After graduation in 1975, Ibrahim got a summer job painting and doing other construction work. He found that he could earn three times as much doing renovation work as he could as an engineer. He was also living at 1306 W. Carmen, paying just $170/month for a two-bedroom apartment. He casually mentioned to his landlord that he would like to buy the building if he ever wanted to sell, and would pay him $100,000 for it. To his surprise, his landlord took him up on his offer (adding $2,000 to the price) and agreed to sell it. Ibrahim had no money for a down-payment, but found an investment partner to put in $30,000 for a 50% interest in the building, with bank financing for the rest.

This was the beginning of what has become for Ibrahim a truly illustrious career in real estate. Over the ensuing decades, Ibrahim would buy, renovate, convert to condominium or operate as apartments literally thousands of units. Today, Ibrahim’s portfolio extends from South Shore in Chicago to the North Shore suburbs and everything in between. Ibrahim also runs Creative Designs and maintains a large warehouse and corporate office at the corner of Ravenswood and Montrose.

This was the beginning of what has become for Ibrahim a truly illustrious career in real estate.

Ibrahim has long been active in the Rogers Park community and is currently working with Alderwoman Hadden to gain approval to develop an 89-unit apartment building and parking garage on Pratt between Sheridan and Lakewood. This vacant site was once the location of a Synagogue. Ibrahim also owns the Seville apartments just down the street at Lakewood.

Former Alderman Joe Moore downzoned the site years ago in an effort to exert more control over its eventual redevelopment. As a result, current zoning only allows the construction of four single-family houses. Such low density development makes little sense in a densely built up neighborhood that benefits from an excellent transportation infrastructure.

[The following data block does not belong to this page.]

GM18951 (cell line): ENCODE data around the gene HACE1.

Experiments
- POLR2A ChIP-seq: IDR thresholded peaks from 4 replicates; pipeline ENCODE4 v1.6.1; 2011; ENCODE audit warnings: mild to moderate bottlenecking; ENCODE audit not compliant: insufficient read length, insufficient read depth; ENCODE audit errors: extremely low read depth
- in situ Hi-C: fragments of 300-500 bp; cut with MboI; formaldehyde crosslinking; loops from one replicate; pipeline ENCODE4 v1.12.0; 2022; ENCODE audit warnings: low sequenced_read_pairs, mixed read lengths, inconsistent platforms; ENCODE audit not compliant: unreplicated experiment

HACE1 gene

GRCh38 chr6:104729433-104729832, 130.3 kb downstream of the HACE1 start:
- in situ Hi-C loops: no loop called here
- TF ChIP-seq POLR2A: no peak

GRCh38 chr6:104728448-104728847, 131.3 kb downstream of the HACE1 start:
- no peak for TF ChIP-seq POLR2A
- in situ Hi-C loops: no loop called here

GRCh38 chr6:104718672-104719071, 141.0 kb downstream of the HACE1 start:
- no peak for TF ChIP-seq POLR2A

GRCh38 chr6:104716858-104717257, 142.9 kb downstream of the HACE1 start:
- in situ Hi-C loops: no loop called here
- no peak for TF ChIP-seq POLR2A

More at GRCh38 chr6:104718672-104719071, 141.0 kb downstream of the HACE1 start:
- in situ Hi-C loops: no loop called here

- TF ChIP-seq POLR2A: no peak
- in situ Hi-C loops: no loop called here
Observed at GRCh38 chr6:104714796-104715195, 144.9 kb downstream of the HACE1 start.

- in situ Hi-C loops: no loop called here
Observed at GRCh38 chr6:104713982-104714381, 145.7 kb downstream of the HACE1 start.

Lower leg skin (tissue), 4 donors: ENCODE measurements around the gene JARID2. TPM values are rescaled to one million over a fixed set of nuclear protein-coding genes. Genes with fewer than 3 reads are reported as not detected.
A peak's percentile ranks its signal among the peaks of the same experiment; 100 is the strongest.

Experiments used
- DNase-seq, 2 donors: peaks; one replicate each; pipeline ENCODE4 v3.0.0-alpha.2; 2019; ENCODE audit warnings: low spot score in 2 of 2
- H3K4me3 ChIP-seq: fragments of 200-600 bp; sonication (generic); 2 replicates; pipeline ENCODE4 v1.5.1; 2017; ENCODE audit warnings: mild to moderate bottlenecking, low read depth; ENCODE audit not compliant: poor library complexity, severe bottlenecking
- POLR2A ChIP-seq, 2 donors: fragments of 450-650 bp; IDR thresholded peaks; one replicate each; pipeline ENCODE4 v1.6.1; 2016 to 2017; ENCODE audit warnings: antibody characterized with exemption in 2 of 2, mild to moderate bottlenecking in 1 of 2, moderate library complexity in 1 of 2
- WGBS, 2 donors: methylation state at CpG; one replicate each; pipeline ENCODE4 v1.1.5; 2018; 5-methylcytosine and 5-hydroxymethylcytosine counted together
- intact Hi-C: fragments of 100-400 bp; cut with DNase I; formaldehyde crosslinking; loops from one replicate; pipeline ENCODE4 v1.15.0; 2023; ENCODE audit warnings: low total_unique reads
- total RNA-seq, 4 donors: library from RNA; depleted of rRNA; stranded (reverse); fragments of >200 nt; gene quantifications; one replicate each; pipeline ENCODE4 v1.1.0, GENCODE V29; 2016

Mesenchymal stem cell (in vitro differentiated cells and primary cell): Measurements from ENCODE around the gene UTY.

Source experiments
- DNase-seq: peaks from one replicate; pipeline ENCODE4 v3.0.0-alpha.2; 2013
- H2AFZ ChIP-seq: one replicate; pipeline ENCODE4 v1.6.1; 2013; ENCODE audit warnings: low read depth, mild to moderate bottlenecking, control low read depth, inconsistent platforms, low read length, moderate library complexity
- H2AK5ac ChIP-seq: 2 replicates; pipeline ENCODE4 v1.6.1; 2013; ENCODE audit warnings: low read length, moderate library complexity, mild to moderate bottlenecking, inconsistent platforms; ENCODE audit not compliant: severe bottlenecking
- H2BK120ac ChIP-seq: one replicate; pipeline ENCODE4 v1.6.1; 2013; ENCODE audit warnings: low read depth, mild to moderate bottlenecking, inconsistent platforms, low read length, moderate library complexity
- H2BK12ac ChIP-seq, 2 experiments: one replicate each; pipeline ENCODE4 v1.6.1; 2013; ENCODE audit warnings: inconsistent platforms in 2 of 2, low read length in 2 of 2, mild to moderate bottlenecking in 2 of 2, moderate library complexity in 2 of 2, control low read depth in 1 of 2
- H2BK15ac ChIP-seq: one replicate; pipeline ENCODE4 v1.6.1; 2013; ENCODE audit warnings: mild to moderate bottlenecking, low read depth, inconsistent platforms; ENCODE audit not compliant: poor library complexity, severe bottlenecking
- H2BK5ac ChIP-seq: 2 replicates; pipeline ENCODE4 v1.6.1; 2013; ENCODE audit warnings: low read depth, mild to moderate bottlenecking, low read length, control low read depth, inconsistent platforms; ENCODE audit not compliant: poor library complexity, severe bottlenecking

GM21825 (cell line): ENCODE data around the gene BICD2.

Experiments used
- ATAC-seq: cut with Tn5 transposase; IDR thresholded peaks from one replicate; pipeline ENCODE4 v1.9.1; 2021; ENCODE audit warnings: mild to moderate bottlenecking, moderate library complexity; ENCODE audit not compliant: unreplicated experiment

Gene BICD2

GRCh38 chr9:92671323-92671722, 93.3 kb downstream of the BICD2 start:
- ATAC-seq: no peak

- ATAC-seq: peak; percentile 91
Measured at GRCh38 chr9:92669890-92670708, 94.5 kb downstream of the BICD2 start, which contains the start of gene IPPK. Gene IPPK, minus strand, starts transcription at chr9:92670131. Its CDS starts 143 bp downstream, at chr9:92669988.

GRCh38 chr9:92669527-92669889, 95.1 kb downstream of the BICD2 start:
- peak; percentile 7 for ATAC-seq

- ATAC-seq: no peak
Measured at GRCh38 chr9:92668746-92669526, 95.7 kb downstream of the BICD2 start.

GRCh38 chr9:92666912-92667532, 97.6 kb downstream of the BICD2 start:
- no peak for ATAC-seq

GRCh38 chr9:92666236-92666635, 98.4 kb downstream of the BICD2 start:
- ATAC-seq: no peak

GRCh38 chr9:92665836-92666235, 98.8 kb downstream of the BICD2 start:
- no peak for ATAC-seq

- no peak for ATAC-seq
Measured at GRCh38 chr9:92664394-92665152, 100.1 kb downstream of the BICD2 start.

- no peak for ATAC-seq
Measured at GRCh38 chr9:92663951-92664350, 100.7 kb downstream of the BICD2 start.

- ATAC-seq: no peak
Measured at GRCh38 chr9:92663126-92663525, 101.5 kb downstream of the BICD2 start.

Preliminary conversations with current Alderwoman Maria Hadden about development options have been encouraging. Ibrahim wants to work with the Alderwoman as part of a team that will bring together different constituencies in the neighborhood to create something that will benefit everyone. A larger, multifamily building would bring new residents to Rogers Park, provide new affordable units, and offer relief to area residents competing for scarce street parking. Ibrahim believes this will better serve the neighborhood than a small-scale development with high-priced units.

Ibrahim is passionate about his business and proud of the strong bonds he has forged.

For all that he has achieved after so many years of struggle and hard work, Ibrahim is not resting on his laurels. Ibrahim is passionate about his business and proud of the strong bonds he has forged. These bonds are with his employees – some of whom have been with him for more than 30 years – his tenants, his business associates and his family. Ibrahim also believes in paying his good fortune forward by supporting many charities that are important to him. In particular, Ibrahim gives to organizations that help immigrants and that help better the lives of the people still struggling in the West Bank.

Ibrahim has three children, all of whom have been very successful, and two of whom now work in the family business. Ibrahim has helped five of his seven siblings come to the United States. Ibrahim lives in Wilmette and is Chicago’s biggest fan. He recognizes the extraordinary success he has had here and credits the city and its people for making it all possible. I have to say, Ibrahim has also done a lot for Chicago. The love, respect and admiration is certainly mutual. We are lucky to have a man of Ibrahim’s immense talents as part of our group. We welcome him as Director.